- I finally gave up and cleaned his room for him. I threw away two bags of trash, and put the junk in boxes. Next task, sorting the junk. He has way too much stuff.
-Nothing much else going on in his life. School, homework, and playing..that's about it.

Jen's parenting advice for today

When your small children are driving you crazy, just strap 'em in their high chairs and plop them in front of Yo Gabba Gabba. Tell yourself that it's so you can write the paper that is due today, but instead of writing your philosophy of education, write blog posts instead.

Happy Monday! :)

Saturday, September 27, 2008

"Can I take a nap instead?"

Another example of my stellar parenting skills:

Matthew is in third grade. His reading goal for the 9 weeks is 20 Reading Counts points, achieved by taking tests over approved books at his level. He's been reading the same book since the first week of school. Yes, it's a long book, and yes, it's a bit advanced for him, but he chose it, and I wasn't about to let him give up halfway through because it was "too hard." (It's not too hard, by the way.)

So we've been working really hard at reading every night, but I don't get home from class till after 8 most nights, so it's been slow going. He has TWO chapters left. Probably 30 minutes of reading if he focuses. I told him an hour ago, after he played all day, that he needed to finish his book.

He brings his book into the kitchen, where I'm feeding Oliver some disgusting pureed ham and apples, and starts to play with Oliver.

Mom: Matthew, go read someplace where you won't be distracted.

Kid: But I thought I'd read out here with you.

Mom: Please go read someplace where you won't be distracted.

But I'll be kind of lonely out there (Note: "out there" means seven feet away in the livingroom.)

Mom: Go read now or you'll have to read in your room.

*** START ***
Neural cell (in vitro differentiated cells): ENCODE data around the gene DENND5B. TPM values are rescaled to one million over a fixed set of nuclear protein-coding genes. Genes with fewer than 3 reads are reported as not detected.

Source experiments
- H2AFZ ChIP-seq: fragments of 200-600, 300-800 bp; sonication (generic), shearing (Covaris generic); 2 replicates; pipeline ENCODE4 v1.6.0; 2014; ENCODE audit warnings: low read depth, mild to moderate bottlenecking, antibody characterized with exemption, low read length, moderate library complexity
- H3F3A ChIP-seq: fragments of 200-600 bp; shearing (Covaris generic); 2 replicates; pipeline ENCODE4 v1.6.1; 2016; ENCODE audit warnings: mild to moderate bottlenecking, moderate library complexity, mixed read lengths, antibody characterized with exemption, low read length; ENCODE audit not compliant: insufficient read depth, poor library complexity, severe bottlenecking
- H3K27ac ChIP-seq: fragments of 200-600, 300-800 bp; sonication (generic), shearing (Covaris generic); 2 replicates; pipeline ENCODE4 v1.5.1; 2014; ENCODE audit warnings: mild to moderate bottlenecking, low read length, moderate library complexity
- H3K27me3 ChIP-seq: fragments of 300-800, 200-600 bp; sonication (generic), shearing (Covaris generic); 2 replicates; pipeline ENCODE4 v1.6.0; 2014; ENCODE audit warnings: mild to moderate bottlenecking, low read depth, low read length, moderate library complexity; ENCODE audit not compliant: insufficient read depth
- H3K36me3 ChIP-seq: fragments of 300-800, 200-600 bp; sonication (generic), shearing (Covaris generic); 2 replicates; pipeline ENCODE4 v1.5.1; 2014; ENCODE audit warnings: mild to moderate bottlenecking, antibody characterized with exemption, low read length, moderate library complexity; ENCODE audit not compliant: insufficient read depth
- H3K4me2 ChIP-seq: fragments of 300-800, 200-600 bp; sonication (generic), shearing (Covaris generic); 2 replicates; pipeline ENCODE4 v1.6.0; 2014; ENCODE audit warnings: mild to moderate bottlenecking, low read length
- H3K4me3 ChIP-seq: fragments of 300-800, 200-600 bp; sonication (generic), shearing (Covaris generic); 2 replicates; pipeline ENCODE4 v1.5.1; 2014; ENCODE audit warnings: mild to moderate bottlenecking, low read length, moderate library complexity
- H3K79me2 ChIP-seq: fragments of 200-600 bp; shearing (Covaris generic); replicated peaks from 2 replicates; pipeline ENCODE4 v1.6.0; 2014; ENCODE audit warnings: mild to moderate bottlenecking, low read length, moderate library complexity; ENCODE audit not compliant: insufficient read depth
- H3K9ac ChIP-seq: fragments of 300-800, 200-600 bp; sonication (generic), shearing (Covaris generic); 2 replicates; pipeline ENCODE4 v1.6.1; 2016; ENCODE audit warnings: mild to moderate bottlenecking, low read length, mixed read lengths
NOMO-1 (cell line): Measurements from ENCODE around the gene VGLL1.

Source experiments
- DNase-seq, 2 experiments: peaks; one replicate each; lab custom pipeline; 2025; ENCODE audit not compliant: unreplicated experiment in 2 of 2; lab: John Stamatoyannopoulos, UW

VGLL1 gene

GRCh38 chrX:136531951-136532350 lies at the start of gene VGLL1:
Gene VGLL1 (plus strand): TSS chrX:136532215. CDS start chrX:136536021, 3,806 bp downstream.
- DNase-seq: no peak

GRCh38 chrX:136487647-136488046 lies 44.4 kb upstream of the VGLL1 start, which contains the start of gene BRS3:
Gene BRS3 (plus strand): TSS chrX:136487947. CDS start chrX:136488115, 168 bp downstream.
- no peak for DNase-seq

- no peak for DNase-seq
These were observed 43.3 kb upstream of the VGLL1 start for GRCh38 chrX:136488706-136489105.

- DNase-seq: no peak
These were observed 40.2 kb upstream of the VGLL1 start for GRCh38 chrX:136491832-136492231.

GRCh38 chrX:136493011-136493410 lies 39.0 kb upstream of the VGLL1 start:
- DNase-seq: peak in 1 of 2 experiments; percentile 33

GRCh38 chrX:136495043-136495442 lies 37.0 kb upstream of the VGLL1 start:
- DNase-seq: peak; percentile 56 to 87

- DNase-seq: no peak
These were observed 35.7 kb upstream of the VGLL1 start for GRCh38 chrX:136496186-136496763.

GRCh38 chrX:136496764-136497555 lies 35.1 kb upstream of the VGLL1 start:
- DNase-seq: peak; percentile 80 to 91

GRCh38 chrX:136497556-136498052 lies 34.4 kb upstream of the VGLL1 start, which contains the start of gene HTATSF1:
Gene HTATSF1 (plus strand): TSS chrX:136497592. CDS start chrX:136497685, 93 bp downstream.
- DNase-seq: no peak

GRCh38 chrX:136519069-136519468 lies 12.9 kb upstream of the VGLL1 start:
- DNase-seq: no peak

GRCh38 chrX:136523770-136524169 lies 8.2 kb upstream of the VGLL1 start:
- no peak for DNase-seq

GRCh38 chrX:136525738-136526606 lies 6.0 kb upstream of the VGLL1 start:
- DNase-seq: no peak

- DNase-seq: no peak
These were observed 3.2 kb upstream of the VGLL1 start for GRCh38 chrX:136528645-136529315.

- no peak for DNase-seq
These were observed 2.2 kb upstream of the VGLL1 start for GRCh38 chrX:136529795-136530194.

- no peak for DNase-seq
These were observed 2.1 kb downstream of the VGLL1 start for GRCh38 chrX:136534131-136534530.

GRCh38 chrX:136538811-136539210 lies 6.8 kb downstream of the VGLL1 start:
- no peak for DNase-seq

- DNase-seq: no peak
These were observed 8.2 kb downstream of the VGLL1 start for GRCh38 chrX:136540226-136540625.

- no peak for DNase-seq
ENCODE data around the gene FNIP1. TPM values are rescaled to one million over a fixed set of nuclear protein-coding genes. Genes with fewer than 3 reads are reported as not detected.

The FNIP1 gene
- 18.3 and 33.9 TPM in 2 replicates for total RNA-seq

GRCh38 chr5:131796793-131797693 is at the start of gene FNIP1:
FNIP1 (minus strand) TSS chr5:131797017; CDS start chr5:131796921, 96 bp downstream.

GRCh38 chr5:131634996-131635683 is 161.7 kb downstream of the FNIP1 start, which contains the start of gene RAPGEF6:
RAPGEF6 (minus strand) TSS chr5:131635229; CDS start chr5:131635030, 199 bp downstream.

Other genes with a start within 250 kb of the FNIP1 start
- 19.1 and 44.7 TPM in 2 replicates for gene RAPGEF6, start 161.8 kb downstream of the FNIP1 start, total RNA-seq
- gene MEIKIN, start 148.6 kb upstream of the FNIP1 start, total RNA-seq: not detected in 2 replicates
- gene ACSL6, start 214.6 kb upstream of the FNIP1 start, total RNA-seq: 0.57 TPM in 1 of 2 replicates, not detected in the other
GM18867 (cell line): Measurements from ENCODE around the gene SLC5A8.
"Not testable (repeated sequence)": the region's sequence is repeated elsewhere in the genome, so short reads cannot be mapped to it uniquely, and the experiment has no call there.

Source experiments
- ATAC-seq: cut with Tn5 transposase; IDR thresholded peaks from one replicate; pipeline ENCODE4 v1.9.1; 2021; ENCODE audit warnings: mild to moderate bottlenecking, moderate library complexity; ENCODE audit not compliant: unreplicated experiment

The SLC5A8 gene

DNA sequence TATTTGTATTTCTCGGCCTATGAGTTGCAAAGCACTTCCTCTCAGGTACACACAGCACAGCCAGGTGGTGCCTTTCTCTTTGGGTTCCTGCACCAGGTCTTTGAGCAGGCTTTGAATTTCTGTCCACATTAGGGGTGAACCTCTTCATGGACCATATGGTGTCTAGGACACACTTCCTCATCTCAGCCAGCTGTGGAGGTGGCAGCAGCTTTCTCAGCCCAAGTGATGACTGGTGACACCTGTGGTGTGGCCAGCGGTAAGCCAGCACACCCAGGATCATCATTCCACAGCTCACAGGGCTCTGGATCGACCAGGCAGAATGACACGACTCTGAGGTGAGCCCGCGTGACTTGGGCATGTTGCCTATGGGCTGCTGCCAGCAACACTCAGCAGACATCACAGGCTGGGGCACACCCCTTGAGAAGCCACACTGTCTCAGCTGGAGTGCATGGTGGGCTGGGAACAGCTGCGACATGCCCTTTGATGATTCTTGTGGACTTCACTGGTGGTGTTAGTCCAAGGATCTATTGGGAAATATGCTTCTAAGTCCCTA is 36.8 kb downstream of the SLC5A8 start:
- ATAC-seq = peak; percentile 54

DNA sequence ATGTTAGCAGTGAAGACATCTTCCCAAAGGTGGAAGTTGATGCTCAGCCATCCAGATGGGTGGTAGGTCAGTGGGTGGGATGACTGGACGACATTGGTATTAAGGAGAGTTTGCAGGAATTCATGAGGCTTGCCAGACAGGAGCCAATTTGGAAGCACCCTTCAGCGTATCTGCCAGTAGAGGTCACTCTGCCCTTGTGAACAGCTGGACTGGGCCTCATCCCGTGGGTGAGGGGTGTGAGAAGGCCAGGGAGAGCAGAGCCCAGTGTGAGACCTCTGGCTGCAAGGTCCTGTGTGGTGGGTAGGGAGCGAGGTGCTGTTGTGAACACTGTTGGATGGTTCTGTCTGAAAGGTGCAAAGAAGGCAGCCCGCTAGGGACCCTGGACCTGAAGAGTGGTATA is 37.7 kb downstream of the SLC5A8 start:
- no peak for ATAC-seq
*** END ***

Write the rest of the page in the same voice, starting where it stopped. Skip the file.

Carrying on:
Can I go to the bathroom first?

Mom: Yes, you may go to the bathroom, but then you need to start reading.

Five minutes later, I hear the sound of someone slithering across the floor behind the couch. Lauren is in her high chair eating raisins, and Oliver is sitting by my feet.

Mom: Matthew?

What? (Sticks head out from behind couch, where he's apparently been hiding)

Mom: What are you doing?


Mom: Why aren't you reading?

I don't know.

Mom: Please get your book.

(Gets book, opens to right chapter, starts reading aloud verrrrrry slowly in annoying high-pitched voice. I ignore.)

Mom, I have....(flips pages)...only twelve pages left!

Mom: Quit counting and READ THEM!

(Flops over on the couch. A moment later, slides to an upside-down position and tries to read his book upside-down hanging over the edge of the couch.)

Mom: Okay, apparently you can't focus on your book out here. Please go to your room.

(acts shocked) But....I was going to read!

Mom: Please go read in your room. You can come out when you finish the book.


Mom: You may not come out until your book is finished.

Can I take a nap instead?

Mom: I don't care, but I don't want to see you out here again until your book is finished. So if you start to get hungry or thirsty, you'd better read faster.

Can I have a drink now?

Mom: Yes, you may have a drink now. You have ten seconds. One, two, three.... (he sits and looks at me until about seven, then runs to the kitchen)

Mom: Now take your book and go. (He stomps to his room and slams the door)

30 minutes later, door opens, kid emerges.


Mom: Is your book done?

No, but...

Mom: Then go back in your room.

But I fell asleep!

Mom: Go back in your room.

(slams door again)

Five minutes later, door opens again.

Mom, what can I have to eat?


(meekly returns to room)

Two minutes later:


Mom: You'd better be bleeding.

My ear thingy came off my glasses.

(I fix the ear thingy, which he apparently pulled off, and sent him back to his room again.)

Another five minutes passes.

Mom, I only have two short chapters left. Can I please read out there? (Note: he only had two short chapters left when he was sent to his room. Progress in the last hour or so: 0 pages)